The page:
Aridjis’s poem “El ojo de la ballena” starts with a reference to the Bible, Genesis I, 21, included in the title. Here are a few selected stanzas from the poem, en español, then with English translation:
Y Dios creó las grandes ballenas
allá en Laguna San Ignacio,
y cada criatura que se mueve
en los muslos sombreados del agua.
And God created the great whales
there in Laguna San Ignacio,
and each creature that moves
in the shadowy thighs of the water.
Y Dios vio que era bueno
que las ballenas se amaran
y jugaran con sus crías
en la laguna mágica.
And God saw that it was good,
that the whales made love
and played with their young
in the magical lagoon.
Y las ballenas salieron
a atisbar a Dios entre
las estrías danzantes de las aguas.
Y Dios fue visto por el ojo de una ballena.
And the whales came out
to catch a glimpse of God
among the dancing waves.
And God was seen through the eye of a whale.
And the final stanza:
Y las ballenas llenaron
los mares de la tierra.
Y fue la tarde y la mañana
del quinto día.
And the whales filled
the oceans of the earth.
And it was the afternoon and the morning
of the fifth day.
What is so very interesting to me is that Aridjis deliberately ends the poem on the Fifth Day. So very telling because, according to Genesis I, 27-28, on the Sixth Day of creation: “… God created man in his own image, in the image of God created he him; male and female created he them. And God blessed them, and God said unto them, Be fruitful, and multiply, and replenish the earth, and subdue it: and have dominion over the fish of the sea, and over the fowl of the air, and over every living thing that moveth upon the earth.”
And thus “man”, created in the image of the god of Genesis, slaughtered the great whales his maker had supposedly created, and rendered their oil for lamps, almost causing their extinction in his supposed right and duty to subdue the Earth and have “dominion” over all its creatures.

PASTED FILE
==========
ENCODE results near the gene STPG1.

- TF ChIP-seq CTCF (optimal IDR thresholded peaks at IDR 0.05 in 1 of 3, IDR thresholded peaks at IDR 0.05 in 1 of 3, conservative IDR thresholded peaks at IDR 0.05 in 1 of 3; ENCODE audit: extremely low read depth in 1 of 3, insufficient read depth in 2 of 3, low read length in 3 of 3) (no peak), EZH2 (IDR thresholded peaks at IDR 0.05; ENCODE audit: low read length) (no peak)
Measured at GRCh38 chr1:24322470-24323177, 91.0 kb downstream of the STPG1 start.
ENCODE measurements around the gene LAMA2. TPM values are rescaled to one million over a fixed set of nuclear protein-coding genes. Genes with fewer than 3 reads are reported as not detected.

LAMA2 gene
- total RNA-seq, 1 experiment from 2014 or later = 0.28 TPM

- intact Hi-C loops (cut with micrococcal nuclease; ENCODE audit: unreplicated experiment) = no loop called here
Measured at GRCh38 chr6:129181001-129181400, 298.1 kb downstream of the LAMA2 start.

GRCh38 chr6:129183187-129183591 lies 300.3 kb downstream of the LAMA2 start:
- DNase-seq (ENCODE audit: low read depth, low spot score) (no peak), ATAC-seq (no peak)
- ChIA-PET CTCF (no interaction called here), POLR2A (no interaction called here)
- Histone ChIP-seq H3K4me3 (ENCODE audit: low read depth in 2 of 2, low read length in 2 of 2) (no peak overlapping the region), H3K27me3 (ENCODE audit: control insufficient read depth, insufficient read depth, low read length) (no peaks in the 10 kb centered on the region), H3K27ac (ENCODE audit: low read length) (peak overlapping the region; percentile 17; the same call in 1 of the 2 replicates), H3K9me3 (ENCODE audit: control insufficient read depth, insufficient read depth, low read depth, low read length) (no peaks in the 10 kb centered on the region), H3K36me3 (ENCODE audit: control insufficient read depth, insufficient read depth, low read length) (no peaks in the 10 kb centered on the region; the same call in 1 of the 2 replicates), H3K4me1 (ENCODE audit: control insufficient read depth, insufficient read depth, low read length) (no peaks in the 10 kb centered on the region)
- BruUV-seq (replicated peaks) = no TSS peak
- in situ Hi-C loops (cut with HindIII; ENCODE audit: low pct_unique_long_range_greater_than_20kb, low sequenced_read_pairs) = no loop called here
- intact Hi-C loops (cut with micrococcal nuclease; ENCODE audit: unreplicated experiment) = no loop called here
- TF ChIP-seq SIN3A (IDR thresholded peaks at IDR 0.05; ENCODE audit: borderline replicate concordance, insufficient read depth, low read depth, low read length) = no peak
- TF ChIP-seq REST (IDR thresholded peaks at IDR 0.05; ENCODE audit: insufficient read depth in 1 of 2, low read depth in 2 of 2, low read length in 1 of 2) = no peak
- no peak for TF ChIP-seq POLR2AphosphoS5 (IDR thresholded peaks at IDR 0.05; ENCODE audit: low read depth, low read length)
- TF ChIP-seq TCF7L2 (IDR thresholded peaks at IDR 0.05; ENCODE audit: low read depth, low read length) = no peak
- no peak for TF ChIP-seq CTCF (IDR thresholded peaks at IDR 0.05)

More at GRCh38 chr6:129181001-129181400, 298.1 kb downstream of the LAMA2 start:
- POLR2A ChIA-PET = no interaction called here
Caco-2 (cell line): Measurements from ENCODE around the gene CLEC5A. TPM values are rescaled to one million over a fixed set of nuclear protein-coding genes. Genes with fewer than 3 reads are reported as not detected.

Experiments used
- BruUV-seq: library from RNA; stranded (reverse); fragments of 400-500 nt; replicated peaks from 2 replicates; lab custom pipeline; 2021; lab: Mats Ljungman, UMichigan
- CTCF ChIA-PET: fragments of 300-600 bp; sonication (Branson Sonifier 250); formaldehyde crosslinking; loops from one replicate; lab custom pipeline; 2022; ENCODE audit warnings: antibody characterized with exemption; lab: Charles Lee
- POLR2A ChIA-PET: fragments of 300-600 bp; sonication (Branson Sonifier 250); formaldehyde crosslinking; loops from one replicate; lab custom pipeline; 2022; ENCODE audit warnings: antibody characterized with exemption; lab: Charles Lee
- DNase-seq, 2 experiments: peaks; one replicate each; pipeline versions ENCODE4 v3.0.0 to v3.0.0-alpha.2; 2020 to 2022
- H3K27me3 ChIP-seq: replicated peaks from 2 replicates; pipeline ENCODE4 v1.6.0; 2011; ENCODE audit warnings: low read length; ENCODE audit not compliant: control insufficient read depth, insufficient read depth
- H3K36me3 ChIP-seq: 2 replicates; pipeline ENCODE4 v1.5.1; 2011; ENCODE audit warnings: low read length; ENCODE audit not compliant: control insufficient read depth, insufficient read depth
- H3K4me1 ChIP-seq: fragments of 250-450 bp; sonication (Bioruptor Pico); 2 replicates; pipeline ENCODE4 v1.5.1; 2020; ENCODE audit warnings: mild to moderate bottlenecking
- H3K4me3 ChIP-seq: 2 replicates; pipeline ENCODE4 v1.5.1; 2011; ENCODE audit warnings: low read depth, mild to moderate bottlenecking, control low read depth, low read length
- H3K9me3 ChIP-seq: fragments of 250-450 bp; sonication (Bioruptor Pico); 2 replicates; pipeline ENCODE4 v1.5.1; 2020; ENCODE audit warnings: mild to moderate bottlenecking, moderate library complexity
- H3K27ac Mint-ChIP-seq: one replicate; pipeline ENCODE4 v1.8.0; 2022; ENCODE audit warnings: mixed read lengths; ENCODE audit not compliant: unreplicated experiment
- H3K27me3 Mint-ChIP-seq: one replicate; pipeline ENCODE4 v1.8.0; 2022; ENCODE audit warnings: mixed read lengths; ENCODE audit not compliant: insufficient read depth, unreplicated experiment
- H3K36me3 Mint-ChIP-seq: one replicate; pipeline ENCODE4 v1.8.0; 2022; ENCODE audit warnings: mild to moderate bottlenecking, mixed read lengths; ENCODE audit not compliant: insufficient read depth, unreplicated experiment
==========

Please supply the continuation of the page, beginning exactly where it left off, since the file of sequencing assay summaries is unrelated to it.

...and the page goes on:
By ending his poem on the Fifth Day, Aridjis gives away his true opinion of man, and god. Causing the near-extinction of the great whales was the hubris of our species, and not the preference of the “god” the whales saw dancing among the waves, Homero Aridjis says to us.
In the Laguna San Ignacio the whales are breaching and splashing in the constellations of their ocean galaxies. They are diving and playing in the deep waters of my dreams. They are calling me back. Through their eyes they see god dancing among the silver waves, and I am drawn to join them there in that world of the Fifth Day, a world that precedes my own species. Maybe there in that “camanance,” that dimple – in the sand, in the ocean, in the ocean of time – I can finally try to understand how we can reconcile the Sixth Day with all the other days, and transcend it to return to an Earth with a harmony of species, none with dominion.
Related links and sources:
- Eye of the Whale: Epic Passage from Baja to Siberia, by Dick Russell. 2001.
- El Vizcaíno Biosphere Reserve
- Sebastián Vizcaíno
- Whale Sanctuary of El Vizcaíno – UNESCO World Heritage Site
- Homero Aridjis
- El ojo de la ballena (Génesis, I, 21), The Eye of the Whale, poem by oHomero Aridjis